Third is inventory control. A hybrid model, with both first-party direct sales and a third-party platform is more favorable — the platform provides the widest variety of products without requiring additional working capital, while direct involvement maintains the key categories with higher turnover. The combination generates higher traffic and price leadership. Mercado Libre has most of its inventory in third-party platforms (around 90%), but more recently it has started to build directly held inventory. Meanwhile, Magazine Luiza launched a third-party marketplace in 2017, which now represents 30% of its total ecommerce volume.
Amazon has been in Brazil for several years, increasing its offerings and launching its Prime service in the past two years. However, it remains behind the major players and has limited presence in the other Latin America markets. To get a sense of the challenge, Amazon has 600,000 product SKUs in Brazil versus 224 million for Mercado Libre, 12 million for Magazine Luiza, and 20 million for B2W. Also, the local players have invested more than Amazon in delivery. Amazon is also up against Brazil’s highly regulated labor laws and a complex tax system that creates a barrier to entry for foreign companies. There are benefits of scale in retail and ecommerce, but local market presence and focus, being nimble, and being the homegrown champion mean a lot as well.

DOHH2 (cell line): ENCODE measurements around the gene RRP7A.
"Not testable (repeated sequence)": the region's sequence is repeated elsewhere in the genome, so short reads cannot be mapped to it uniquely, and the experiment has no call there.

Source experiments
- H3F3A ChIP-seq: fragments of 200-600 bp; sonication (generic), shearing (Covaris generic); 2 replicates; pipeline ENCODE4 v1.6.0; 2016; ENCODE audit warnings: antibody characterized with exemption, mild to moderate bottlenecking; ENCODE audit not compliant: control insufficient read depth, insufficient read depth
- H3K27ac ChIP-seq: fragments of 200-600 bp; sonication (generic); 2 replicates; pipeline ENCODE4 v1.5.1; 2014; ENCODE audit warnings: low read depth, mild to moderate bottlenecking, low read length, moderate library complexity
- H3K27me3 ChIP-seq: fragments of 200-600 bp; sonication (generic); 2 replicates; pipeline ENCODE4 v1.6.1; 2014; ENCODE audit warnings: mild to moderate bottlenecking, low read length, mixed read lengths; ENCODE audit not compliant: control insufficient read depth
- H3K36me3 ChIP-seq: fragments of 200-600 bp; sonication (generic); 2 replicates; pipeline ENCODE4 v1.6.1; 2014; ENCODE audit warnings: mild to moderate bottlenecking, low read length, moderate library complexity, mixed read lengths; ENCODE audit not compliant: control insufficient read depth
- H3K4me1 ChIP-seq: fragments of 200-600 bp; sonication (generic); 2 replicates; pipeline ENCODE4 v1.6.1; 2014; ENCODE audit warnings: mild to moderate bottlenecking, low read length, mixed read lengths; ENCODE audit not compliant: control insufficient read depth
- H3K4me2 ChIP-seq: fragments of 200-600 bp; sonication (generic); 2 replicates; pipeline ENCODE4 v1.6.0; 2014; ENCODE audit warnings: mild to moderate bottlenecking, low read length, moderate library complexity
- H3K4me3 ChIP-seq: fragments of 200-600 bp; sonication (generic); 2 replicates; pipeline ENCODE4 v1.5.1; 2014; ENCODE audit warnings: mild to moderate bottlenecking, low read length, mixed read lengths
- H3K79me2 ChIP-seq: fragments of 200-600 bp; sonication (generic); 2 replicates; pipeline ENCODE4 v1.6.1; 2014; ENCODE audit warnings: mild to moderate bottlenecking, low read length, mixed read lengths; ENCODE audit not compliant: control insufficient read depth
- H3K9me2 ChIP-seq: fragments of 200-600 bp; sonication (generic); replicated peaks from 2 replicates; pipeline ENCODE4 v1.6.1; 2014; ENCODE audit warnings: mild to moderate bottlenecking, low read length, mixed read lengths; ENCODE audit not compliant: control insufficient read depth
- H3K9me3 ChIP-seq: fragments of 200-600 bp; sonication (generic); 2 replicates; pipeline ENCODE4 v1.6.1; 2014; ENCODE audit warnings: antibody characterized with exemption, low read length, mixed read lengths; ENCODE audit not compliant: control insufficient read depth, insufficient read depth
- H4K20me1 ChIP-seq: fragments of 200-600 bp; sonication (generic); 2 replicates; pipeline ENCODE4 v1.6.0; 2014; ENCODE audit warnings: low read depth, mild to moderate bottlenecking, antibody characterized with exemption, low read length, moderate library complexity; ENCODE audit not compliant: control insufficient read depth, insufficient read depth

Investment from Chinese companies has so far been limited in Latin America, although Tencent has a minority stake in Nubank, a leading Latin American fintech player. Alibaba is a minority shareholder of Stone, a Brazilian payments company. But overall, there is little indication that Chinese companies are willing to invest significantly in Latin America.
Given the low ecommerce penetration to date, the window is still open for the international players to create scale. But this window is closing quickly as the market, especially after COVID-19, is accelerating. If these companies don’t make a bigger commitment to Latin America in the near term, then I believe it becomes much more difficult for them to be successful there other than by acquisition.
Ecommerce players will continue to gain share with higher margins and returns, and while bricks and mortar will probably consolidate as some costs rise, sales growth moderates, and returns shrink. COVID-19 has accelerated these trends in Latin America, with management teams already revising budgets and investment plans for 2021.
The ecommerce industry is undergoing a substantial shift, speeding the migration of new customers and new categories to online retail. New verticals of essential products in home and personal care, groceries, and fast-moving consumer goods are moving online. Given the widespread adoption of online shopping during COVID, ecommerce is likely to retain part of the “new demand” when physical stores reopen.
Prior to the pandemic, many Latin Americans were reluctant to put bank information on the internet, did not like to wait for delivery, and were concerned with product quality. But ecommerce players have worked hard to improve the ecosystem, product assortment, and customer experience. As a result, as new customers were forced to shop online because of COVID-19, they found a much-improved shopping experience.